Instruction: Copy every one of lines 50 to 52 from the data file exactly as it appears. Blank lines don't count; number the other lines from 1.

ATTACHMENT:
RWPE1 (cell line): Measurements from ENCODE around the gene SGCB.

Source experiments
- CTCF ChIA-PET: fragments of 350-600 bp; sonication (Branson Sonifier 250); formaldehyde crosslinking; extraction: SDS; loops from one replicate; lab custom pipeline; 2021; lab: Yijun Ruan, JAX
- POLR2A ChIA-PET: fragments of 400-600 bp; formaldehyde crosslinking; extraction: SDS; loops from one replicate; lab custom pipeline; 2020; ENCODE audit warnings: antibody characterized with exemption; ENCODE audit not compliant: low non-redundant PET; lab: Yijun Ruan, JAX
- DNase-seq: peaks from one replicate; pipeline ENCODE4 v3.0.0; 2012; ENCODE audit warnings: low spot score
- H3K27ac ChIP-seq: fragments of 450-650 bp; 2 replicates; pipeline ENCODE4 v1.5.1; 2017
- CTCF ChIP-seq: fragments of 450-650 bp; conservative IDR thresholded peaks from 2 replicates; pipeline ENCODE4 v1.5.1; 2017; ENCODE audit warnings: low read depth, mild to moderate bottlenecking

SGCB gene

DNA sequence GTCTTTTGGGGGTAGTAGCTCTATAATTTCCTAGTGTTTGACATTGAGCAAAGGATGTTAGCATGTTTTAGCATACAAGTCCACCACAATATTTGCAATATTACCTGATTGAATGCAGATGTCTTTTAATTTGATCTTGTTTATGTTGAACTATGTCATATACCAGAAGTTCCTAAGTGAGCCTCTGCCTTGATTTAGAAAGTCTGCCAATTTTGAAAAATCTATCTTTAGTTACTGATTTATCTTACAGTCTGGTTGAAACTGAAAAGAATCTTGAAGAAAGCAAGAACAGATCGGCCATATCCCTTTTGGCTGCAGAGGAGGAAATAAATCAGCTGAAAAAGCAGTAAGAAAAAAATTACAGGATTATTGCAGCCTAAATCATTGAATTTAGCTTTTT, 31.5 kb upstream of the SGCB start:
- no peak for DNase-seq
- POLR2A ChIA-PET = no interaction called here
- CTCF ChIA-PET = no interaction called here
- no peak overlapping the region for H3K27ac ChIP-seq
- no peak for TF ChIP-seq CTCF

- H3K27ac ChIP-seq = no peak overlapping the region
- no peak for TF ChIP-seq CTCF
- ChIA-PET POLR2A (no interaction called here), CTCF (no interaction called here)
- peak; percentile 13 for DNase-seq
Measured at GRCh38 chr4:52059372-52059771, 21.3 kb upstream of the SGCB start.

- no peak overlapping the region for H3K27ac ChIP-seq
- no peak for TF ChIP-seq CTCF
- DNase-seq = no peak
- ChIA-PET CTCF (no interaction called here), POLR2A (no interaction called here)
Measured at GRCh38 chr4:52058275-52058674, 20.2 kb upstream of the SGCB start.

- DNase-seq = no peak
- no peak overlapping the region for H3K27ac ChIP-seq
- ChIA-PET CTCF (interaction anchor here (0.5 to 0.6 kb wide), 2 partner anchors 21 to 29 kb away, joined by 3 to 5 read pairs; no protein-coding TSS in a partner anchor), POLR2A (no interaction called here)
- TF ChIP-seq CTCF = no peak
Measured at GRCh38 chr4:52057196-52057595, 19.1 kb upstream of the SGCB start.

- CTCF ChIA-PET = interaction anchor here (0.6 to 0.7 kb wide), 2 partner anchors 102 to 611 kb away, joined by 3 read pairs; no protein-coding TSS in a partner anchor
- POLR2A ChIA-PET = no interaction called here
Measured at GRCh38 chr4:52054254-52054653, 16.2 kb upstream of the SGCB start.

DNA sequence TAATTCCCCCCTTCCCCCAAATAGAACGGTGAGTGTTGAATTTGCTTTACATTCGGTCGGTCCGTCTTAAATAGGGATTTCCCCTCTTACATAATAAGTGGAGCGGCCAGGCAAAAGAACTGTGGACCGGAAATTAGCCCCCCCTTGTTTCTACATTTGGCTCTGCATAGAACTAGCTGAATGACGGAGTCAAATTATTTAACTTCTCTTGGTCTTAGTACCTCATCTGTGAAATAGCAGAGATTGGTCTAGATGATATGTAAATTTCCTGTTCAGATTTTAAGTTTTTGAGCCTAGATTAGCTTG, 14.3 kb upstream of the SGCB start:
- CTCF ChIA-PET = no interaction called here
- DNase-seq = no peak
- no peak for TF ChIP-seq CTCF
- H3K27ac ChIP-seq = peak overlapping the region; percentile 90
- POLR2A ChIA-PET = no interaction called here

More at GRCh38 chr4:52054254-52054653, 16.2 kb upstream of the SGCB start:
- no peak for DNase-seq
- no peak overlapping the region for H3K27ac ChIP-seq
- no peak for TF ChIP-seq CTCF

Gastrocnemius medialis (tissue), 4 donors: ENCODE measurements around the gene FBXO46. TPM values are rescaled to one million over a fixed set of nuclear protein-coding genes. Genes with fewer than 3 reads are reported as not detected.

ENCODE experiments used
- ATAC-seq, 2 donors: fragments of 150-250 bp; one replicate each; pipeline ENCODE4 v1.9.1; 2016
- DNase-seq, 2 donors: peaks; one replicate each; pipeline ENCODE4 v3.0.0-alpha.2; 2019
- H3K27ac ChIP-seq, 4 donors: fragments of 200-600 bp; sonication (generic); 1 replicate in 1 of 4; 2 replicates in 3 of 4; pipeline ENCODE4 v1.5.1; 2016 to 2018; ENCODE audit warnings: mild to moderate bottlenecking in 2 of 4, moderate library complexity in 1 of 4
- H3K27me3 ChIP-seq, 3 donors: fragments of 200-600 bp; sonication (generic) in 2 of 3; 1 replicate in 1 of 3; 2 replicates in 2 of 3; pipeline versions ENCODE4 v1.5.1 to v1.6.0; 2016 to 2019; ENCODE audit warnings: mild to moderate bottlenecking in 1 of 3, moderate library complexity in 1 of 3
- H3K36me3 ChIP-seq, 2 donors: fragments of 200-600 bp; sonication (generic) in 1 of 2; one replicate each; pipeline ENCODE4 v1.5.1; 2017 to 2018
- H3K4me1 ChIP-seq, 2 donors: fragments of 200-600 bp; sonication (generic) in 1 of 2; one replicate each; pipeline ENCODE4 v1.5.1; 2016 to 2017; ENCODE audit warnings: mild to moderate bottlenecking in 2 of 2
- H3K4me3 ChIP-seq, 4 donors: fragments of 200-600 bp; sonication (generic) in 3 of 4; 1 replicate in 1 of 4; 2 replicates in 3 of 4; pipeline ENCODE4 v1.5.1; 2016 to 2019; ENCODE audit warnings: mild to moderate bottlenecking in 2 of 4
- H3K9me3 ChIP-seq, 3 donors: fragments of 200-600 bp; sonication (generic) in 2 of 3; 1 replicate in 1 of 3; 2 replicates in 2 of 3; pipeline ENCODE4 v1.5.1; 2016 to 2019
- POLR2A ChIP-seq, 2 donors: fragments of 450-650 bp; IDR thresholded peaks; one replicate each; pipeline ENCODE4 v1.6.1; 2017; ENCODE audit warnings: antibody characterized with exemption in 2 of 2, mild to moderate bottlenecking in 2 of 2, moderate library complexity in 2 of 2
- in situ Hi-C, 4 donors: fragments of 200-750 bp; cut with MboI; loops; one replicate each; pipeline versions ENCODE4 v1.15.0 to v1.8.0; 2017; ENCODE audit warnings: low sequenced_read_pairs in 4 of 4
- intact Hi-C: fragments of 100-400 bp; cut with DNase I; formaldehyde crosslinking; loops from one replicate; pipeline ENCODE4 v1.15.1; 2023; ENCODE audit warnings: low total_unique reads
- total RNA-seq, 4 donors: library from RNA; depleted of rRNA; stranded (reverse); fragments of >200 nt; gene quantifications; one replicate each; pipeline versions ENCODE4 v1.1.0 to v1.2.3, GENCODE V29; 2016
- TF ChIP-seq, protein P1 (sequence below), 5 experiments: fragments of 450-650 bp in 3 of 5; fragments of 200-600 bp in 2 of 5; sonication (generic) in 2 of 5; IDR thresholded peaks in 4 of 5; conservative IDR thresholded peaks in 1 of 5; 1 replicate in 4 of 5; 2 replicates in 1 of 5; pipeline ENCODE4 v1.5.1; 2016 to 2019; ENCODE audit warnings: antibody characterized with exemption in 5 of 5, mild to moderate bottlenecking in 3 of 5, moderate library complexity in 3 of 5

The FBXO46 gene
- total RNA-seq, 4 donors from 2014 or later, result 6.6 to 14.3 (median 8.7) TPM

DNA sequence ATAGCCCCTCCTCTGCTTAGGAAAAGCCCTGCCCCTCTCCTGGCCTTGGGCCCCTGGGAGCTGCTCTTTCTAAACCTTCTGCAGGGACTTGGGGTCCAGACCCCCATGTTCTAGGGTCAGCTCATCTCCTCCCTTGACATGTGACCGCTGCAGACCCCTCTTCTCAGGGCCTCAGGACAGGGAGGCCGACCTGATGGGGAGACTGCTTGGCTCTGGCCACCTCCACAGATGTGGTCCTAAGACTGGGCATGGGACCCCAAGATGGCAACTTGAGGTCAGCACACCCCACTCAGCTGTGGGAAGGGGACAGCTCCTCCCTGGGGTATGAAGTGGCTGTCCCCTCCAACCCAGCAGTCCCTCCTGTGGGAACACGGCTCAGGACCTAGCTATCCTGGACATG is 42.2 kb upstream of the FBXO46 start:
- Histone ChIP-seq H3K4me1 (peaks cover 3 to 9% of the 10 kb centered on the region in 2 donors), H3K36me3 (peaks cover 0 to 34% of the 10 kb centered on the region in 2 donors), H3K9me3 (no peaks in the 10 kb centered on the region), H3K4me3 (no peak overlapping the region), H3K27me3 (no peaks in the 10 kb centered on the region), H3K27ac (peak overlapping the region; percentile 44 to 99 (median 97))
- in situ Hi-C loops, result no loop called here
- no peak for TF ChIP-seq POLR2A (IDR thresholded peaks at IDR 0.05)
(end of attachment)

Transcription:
- H3K4me1 ChIP-seq, 2 donors: fragments of 200-600 bp; sonication (generic) in 1 of 2; one replicate each; pipeline ENCODE4 v1.5.1; 2016 to 2017; ENCODE audit warnings: mild to moderate bottlenecking in 2 of 2
- H3K4me3 ChIP-seq, 4 donors: fragments of 200-600 bp; sonication (generic) in 3 of 4; 1 replicate in 1 of 4; 2 replicates in 3 of 4; pipeline ENCODE4 v1.5.1; 2016 to 2019; ENCODE audit warnings: mild to moderate bottlenecking in 2 of 4
- H3K9me3 ChIP-seq, 3 donors: fragments of 200-600 bp; sonication (generic) in 2 of 3; 1 replicate in 1 of 3; 2 replicates in 2 of 3; pipeline ENCODE4 v1.5.1; 2016 to 2019